Using and configuring software can be a complex task. Often instructions or assistance are required in order to know how to achieve what you need to with your computer. Sharing skills and knowledge is central to the Free Software philosophy, and as a result the Free Software support community offers a plethora of resources for meeting user's needs.
User manuals and help guides
Most Free Software applications are accompanied by manuals on how to use them. Manuals are good for finding out how to use the core features of a particular program. When you expect to be able to perform a task, but can't figure out how to do it, reading the manual is often the best first step. Many software projects take great care to produce accurate and extensive user manuals, and reading them is often the shortest route to a solution.
In desktop applications, like Mozilla Firefox or OpenOffice, these can usually be found in the application's 'Help' menu. In text-only terminal applications, these can usually be accessed by typing 'man' (short for manual) followed by the application name. For example, this command would show the manual for the move command:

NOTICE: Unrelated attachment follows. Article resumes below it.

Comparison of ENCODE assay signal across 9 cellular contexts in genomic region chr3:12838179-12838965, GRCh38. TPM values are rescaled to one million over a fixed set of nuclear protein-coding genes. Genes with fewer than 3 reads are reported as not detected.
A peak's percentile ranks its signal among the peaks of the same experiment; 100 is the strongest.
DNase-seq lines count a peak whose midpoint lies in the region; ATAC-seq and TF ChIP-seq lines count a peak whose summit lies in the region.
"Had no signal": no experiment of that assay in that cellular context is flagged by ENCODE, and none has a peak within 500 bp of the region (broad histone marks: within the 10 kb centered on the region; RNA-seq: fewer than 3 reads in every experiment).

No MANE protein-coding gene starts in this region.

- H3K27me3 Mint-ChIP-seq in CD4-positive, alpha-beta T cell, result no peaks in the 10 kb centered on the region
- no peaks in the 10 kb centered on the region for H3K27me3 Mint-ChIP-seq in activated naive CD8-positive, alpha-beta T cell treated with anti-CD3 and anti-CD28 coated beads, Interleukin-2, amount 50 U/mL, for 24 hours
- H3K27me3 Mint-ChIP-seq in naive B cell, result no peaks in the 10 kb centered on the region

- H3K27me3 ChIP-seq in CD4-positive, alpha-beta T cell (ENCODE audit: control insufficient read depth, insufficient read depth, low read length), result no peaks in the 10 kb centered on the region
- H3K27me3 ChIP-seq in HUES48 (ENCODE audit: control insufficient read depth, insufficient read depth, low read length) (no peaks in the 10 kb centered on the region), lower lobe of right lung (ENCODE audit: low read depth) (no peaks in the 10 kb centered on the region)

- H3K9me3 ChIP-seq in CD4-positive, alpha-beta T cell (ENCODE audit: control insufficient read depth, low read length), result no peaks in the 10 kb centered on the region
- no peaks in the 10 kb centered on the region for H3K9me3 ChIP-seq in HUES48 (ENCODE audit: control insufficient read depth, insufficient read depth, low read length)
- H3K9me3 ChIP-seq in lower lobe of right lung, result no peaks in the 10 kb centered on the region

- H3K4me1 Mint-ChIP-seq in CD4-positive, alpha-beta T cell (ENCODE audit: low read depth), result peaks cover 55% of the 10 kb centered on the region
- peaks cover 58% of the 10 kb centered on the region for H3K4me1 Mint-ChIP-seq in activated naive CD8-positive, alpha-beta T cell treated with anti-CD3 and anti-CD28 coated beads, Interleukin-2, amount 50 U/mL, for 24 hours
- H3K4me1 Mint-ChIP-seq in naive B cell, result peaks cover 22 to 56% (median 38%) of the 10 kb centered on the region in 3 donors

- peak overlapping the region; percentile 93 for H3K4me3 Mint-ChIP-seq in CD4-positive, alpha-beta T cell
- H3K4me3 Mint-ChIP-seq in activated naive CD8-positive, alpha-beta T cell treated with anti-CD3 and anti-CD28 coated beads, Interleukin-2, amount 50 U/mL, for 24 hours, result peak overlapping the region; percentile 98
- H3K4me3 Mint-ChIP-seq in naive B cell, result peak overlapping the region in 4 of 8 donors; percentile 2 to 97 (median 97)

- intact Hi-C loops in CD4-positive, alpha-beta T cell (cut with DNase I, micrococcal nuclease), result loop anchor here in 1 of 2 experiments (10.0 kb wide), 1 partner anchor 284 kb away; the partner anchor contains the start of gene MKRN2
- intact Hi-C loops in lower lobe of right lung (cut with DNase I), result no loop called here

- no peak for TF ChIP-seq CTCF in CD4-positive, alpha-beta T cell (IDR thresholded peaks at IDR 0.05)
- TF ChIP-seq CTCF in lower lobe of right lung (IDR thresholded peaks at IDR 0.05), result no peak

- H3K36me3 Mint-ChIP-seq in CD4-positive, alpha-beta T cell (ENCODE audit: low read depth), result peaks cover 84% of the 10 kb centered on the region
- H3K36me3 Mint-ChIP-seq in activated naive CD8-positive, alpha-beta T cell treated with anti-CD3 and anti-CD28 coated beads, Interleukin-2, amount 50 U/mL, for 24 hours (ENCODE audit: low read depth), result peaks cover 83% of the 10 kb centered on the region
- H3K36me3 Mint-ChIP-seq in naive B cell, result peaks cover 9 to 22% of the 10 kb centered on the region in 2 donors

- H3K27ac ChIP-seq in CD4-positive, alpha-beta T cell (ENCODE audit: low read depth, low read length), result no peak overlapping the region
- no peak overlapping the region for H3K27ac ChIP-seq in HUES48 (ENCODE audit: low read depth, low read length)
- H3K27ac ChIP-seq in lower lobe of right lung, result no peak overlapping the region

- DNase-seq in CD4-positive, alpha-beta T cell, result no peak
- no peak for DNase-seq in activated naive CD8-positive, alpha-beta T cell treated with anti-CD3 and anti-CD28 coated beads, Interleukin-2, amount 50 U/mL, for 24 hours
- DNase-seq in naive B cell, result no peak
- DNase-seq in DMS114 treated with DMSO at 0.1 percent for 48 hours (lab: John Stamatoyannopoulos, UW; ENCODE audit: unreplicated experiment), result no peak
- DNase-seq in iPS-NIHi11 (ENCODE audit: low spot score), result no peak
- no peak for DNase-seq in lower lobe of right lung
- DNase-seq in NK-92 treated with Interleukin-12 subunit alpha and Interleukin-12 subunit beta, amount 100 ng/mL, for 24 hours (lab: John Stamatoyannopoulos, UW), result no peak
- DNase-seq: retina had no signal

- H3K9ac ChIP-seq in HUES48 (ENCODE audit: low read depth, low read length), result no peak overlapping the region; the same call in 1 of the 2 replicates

Sometimes manuals are installed separately to the application itself, particularly if the manual is very long. In such cases you either need to install the manual separately on your computer, or alternatively view the manual online.
Wikis are websites which allow lots of different people to change the content of their webpages. They provide a platform for groups to work collaboratively on guides and documentation, and update it with their own knowledge and experience. Wikipedia is an example of a wiki which is used for encyclopedic information; wikis about Free Software projects contain only information about the application that they relate to.
Wikis are similar to manuals, but are often broader in scope, and sometimes more up-to-date. Some wikis have many contributors and are excellent compendiums of guides and instructions. Others however are not very well maintained, and may contain information which is out-of-date, or inexhaustive. If you need assistance with a Free Software application that has a wiki then checking to see if your problem is documented there may well be worthwhile.